Disinheriting a spouse?
Under North Carolina law, you cannot completely disinherit your spouse who are you are currently married to and living with. The surviving spouse is entitled to an “elective share” of the decedent’s total net assets. The right of elective share by the surviving spouse can be found under N.C.G.S. § 30-3.1, which also provides what percentage is the surviving spouse’s share of the total net assets of the decedent:
“(1) If the surviving spouse was married to the decedent for less than five years, fifteen percent (15%) of the Total Net Assets.
(2) If the surviving spouse was married to the decedent for at least five years but less than 10 years, twenty-five percent (25%) of the Total Net Assets.
(3) If the surviving spouse was married to the decedent for at least 10 years but less than 15 years, thirty-three percent (33%) of the Total Net Assets.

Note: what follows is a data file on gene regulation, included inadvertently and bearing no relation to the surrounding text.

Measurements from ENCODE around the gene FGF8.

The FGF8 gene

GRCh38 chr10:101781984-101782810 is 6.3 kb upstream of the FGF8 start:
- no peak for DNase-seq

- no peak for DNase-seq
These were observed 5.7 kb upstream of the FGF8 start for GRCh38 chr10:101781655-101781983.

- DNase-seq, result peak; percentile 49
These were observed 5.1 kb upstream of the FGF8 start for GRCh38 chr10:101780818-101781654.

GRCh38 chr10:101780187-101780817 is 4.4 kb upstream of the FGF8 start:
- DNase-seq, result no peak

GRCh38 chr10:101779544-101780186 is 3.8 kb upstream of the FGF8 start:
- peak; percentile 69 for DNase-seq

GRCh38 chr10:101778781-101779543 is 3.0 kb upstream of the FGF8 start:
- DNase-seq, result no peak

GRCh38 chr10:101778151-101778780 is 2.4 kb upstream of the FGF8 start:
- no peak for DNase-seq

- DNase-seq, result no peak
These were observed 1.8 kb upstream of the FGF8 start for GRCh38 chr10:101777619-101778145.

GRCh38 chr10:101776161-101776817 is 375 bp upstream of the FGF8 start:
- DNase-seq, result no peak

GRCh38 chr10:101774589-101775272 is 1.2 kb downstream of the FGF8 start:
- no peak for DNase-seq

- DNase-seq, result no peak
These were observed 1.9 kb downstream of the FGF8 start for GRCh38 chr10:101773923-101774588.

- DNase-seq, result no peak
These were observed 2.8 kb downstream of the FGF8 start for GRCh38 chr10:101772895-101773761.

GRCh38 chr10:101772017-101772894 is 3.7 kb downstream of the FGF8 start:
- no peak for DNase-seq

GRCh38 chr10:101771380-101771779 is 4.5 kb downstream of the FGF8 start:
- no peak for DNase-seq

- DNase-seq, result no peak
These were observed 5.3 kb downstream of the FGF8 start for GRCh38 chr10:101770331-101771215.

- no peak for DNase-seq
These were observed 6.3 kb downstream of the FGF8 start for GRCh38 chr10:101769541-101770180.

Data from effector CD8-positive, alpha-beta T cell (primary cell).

(4) If the surviving spouse was married to the decedent for 15 years or more, fifty percent (50%) of the Total Net Assets.”
If you and your spouse are separated, however, you may waive the right to receive anything from the other's estate if you chose to execute a separation agreement stating as much.
In North Carolina, you can disinherit your children. If you chose to disinherit a child, you must do so by explicitly stating that the child is disinherited in your will. It may also help to state the reason as to why the child is getting nothing, or a reduced amount. If you simply do not mention a child in your will, it may be interpreted that you did not mean to intentionally exclude the child.
If you would like to speak with an estate planning attorney regarding drafting a will or estate plan, contact Adkins Law. We have locations in Huntersville and Ballantyne for your convenience.